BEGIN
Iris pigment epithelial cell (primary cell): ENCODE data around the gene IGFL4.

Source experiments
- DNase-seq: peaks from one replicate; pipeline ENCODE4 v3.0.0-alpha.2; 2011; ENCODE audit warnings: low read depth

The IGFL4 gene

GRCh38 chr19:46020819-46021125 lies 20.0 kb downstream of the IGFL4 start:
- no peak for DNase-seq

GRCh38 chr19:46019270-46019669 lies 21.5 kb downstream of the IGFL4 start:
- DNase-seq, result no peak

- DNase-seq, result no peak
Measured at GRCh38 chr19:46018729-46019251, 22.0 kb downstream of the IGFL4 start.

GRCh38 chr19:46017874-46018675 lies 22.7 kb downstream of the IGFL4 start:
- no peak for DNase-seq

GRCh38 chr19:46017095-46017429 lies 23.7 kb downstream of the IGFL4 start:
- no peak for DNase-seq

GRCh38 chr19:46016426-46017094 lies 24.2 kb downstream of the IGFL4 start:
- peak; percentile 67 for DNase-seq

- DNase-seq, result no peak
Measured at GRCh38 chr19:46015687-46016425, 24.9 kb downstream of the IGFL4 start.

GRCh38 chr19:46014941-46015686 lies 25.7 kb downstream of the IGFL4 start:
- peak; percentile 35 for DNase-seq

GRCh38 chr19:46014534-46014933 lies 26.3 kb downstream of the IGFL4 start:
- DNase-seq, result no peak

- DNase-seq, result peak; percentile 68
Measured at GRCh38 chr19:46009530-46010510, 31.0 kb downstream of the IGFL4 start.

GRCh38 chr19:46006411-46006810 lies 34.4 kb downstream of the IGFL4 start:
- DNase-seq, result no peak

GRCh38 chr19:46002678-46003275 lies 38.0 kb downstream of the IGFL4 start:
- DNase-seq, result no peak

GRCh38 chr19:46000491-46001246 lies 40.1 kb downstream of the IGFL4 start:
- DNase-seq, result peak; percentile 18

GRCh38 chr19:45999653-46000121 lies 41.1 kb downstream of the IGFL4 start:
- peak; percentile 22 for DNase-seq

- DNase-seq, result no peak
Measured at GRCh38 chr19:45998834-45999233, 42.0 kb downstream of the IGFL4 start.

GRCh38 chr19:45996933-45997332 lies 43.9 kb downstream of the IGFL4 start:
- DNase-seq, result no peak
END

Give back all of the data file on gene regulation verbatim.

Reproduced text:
Iris pigment epithelial cell (primary cell): ENCODE data around the gene IGFL4.

Source experiments
- DNase-seq: peaks from one replicate; pipeline ENCODE4 v3.0.0-alpha.2; 2011; ENCODE audit warnings: low read depth

The IGFL4 gene

GRCh38 chr19:46020819-46021125 lies 20.0 kb downstream of the IGFL4 start:
- no peak for DNase-seq

GRCh38 chr19:46019270-46019669 lies 21.5 kb downstream of the IGFL4 start:
- DNase-seq, result no peak

- DNase-seq, result no peak
Measured at GRCh38 chr19:46018729-46019251, 22.0 kb downstream of the IGFL4 start.

GRCh38 chr19:46017874-46018675 lies 22.7 kb downstream of the IGFL4 start:
- no peak for DNase-seq

GRCh38 chr19:46017095-46017429 lies 23.7 kb downstream of the IGFL4 start:
- no peak for DNase-seq

GRCh38 chr19:46016426-46017094 lies 24.2 kb downstream of the IGFL4 start:
- peak; percentile 67 for DNase-seq

- DNase-seq, result no peak
Measured at GRCh38 chr19:46015687-46016425, 24.9 kb downstream of the IGFL4 start.

GRCh38 chr19:46014941-46015686 lies 25.7 kb downstream of the IGFL4 start:
- peak; percentile 35 for DNase-seq

GRCh38 chr19:46014534-46014933 lies 26.3 kb downstream of the IGFL4 start:
- DNase-seq, result no peak

- DNase-seq, result peak; percentile 68
Measured at GRCh38 chr19:46009530-46010510, 31.0 kb downstream of the IGFL4 start.

GRCh38 chr19:46006411-46006810 lies 34.4 kb downstream of the IGFL4 start:
- DNase-seq, result no peak

GRCh38 chr19:46002678-46003275 lies 38.0 kb downstream of the IGFL4 start:
- DNase-seq, result no peak

GRCh38 chr19:46000491-46001246 lies 40.1 kb downstream of the IGFL4 start:
- DNase-seq, result peak; percentile 18

GRCh38 chr19:45999653-46000121 lies 41.1 kb downstream of the IGFL4 start:
- peak; percentile 22 for DNase-seq

- DNase-seq, result no peak
Measured at GRCh38 chr19:45998834-45999233, 42.0 kb downstream of the IGFL4 start.

GRCh38 chr19:45996933-45997332 lies 43.9 kb downstream of the IGFL4 start:
- DNase-seq, result no peak